Friday, December 15, 2006

For 2004-'05, white Wisconsin students had a graduation rate of 92.6%, well ahead of the 62.9% rate for black students

Tannette Johnson-Elie:

A U.S. Department of Education study shows that a college degree eliminates much of the racial income gap.

According to the report, African-Americans who earned their bachelor's degree in the 1992-'93 academic year, who had a full-time job in 2003, had a median income that was 88% that of their white peers. In 2003, this group of African-Americans had a median income of $46,400, compared with $52,800 for full-time white workers who earned their bachelor's degrees during the same period.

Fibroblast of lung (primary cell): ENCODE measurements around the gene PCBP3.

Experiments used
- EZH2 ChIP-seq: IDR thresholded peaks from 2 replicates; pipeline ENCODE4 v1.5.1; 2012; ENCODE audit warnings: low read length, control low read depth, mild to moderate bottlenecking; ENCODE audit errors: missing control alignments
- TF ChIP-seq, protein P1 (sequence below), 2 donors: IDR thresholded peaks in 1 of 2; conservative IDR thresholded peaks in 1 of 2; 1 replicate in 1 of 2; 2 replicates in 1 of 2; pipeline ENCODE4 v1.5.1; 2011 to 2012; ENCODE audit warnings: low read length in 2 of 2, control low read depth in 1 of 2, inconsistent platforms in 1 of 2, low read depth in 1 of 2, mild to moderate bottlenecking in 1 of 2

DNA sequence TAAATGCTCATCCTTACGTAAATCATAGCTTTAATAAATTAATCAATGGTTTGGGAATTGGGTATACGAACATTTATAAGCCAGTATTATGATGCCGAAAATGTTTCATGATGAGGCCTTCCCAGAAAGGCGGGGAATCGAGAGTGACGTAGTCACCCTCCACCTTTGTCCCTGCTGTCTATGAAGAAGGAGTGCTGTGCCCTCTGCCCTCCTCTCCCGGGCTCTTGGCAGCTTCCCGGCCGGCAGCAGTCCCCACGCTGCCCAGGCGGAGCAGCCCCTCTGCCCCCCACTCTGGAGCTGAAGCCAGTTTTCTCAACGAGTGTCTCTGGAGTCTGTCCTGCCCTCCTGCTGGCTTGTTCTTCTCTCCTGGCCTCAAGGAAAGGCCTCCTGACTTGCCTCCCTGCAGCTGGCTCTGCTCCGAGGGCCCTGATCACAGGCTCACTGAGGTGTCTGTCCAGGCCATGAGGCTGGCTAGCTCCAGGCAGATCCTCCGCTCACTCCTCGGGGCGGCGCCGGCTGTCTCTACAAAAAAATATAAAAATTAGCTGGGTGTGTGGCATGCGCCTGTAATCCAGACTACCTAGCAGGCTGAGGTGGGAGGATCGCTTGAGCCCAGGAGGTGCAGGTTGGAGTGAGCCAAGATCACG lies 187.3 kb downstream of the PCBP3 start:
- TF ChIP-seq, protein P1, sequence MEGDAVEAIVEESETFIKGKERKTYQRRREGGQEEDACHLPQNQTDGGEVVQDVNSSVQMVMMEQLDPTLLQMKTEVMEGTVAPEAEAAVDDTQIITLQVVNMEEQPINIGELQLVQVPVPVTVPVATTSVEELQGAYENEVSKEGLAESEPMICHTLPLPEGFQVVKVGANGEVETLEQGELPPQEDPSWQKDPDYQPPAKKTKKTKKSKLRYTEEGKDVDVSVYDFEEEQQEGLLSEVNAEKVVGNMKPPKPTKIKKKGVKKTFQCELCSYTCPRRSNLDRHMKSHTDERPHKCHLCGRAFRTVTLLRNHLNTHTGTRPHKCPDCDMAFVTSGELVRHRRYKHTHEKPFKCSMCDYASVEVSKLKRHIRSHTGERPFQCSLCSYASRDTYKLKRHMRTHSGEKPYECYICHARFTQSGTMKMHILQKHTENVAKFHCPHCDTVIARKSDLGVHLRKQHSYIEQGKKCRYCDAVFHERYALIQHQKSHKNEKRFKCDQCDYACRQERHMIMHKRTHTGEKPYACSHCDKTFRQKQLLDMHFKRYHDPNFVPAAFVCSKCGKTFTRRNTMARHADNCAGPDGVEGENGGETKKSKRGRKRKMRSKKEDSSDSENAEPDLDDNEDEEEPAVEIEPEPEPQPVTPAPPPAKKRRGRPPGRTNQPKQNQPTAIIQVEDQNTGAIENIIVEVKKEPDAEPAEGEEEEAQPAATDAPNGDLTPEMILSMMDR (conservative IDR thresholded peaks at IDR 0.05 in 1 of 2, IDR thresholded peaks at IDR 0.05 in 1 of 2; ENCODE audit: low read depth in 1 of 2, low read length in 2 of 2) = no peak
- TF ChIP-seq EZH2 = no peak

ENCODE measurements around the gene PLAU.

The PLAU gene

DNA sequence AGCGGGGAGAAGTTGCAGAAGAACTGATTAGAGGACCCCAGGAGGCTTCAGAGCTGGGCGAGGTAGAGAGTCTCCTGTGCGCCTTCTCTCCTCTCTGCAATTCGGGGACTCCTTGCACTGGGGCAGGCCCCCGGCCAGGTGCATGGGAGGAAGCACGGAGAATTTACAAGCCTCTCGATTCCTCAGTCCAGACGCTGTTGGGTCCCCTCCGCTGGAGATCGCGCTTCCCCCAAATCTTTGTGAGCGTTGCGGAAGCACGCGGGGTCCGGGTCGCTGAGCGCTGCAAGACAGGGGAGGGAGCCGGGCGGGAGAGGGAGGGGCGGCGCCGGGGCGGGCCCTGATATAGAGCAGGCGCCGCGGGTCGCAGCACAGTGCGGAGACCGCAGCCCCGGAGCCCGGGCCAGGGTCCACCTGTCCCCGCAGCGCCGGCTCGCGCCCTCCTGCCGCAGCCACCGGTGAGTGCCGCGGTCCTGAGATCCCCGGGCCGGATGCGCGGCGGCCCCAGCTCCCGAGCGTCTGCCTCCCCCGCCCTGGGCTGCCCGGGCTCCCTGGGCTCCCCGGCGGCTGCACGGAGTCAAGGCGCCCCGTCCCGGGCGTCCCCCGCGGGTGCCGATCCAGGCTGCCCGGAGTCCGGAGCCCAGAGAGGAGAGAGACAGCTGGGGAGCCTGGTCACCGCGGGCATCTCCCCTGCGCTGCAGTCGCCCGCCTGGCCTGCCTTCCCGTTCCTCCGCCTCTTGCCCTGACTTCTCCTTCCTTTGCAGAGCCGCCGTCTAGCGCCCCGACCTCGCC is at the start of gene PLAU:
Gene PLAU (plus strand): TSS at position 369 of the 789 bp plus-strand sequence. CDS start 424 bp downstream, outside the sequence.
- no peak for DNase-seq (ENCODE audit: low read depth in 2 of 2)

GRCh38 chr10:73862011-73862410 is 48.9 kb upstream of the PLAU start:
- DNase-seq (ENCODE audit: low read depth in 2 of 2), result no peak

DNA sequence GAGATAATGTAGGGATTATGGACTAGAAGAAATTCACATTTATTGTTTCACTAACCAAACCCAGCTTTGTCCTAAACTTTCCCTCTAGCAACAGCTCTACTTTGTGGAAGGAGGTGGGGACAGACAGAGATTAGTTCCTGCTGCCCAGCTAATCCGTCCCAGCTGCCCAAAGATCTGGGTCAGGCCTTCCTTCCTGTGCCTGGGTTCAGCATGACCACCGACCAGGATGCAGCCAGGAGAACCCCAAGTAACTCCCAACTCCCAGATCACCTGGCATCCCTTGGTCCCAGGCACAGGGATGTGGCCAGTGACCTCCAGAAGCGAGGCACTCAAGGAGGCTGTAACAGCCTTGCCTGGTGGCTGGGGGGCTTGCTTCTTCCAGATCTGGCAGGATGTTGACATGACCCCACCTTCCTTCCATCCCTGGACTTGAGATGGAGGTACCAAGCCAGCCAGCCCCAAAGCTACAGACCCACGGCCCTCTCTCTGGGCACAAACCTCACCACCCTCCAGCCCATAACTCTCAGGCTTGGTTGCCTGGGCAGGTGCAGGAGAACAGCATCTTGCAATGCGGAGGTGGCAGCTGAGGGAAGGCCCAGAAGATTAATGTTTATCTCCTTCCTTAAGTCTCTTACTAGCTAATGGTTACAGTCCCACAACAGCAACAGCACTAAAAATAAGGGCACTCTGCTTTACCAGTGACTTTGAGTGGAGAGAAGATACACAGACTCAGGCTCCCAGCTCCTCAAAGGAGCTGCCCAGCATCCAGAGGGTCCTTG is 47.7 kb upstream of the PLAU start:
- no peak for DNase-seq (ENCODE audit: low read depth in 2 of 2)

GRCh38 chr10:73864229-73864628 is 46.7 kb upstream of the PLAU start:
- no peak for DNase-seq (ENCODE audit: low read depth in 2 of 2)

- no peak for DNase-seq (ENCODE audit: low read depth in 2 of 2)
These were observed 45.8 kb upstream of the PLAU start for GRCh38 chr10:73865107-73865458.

What's more, black students who earn a four-year college degree have incomes that are substantially higher than blacks who have only some college experience but have not completed college, the Department of Education reports.

While this isn't news, the message is clear: One of the best ways to rise out of poverty is to get an education.

State learning gap persists: Chasm between black, white students is near worst in U.S.

Graduation Rates

Playing the Race Card

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